We have been silently sharing strips of jerky and dried fruit, sleeping under the double-band of the Usquan Nebula in a black sky filled with stars. I feel that Qualamo and I have developed a sort of kinship, reluctant on my part, but passive and entirely natural on his. On the third day, I attempt to speak to him. It seems the polite thing to do.
“Qualamo,” I say in the language of the Core, the most common tongue of the Galaxy, “was there a particular reason that you followed me out here?”
He smiles, his massive jaw splitting to show equally massive teeth. His face is like a slab of granite, this man. “Was there a particular reason you came?” he retorts calmly, without malice.
“Do you always answer a question with another question?”
Stalemate. What is the use, trying to get a straight answer out of a people whose very lives depict a paradox of motion without purpose? I decide the mature thing to do is to simply continue speaking as though no offense has been made, and indeed I am not sure one has.
“Do you know,” I say, as though he were actually interested, “that in some Peripheral worlds there are religions that teach that cosmic death is the only end to suffering? that all beings have immortal souls that survive the body to live on in yet another suffering body? that the only way to end this cycle—to achieve Cosmic Death—is to cut off some part of your own body, usually an arm, and have one of your children eat it?”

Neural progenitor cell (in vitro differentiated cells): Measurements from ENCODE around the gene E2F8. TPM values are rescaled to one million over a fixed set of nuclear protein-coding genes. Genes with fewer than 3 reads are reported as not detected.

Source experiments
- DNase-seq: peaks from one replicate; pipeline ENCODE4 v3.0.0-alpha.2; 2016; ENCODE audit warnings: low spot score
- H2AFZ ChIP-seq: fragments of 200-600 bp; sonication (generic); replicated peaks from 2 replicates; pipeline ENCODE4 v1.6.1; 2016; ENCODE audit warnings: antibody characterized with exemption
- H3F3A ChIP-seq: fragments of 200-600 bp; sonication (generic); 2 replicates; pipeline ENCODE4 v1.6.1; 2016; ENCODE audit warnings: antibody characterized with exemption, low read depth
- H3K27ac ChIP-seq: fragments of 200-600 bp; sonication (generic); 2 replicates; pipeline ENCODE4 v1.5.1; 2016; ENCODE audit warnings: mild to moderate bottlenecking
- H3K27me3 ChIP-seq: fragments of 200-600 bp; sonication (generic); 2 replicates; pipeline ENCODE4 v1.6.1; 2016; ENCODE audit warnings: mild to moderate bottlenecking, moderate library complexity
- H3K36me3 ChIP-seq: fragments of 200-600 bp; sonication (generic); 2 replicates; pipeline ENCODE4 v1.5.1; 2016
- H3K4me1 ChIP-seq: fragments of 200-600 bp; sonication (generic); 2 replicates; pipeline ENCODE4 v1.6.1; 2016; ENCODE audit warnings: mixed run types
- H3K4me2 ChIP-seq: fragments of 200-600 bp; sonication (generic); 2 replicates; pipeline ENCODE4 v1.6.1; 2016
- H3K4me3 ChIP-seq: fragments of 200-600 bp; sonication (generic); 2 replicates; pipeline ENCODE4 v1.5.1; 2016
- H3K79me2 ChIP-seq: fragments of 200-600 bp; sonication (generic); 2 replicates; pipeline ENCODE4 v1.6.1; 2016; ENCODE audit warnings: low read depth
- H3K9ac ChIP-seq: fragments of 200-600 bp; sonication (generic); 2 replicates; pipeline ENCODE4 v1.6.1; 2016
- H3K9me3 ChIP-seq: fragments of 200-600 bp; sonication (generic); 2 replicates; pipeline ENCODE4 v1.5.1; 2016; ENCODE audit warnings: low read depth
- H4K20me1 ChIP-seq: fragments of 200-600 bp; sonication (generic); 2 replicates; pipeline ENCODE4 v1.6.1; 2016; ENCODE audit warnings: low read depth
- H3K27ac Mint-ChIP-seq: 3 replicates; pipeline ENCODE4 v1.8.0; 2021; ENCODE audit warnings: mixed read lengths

I realize immediately after saying this that I am actually doing a very immature thing, saying something shocking just to see if he will have any reaction. But I cannot back out of my ploy, so I sit there, staring at his slab of a face to see what will occur.
He merely stares back and smiles.
“What do you think of that?” I prompt after a long silence.
He shrugs. “They do what they must do.”
I frown at this. “You don’t think this is wrong? do you even attach meanings of right and wrong to things like that? beliefs, I mean.”
Qualamo laughs. “Always the same with the ones who come from the Homeworld. They come here and they are tekeput, running here and there and asking questions that lead around in circles. We have a saying: ‘If you give a Homeworlder a hot meal, he will trip over it and break his skull.’ “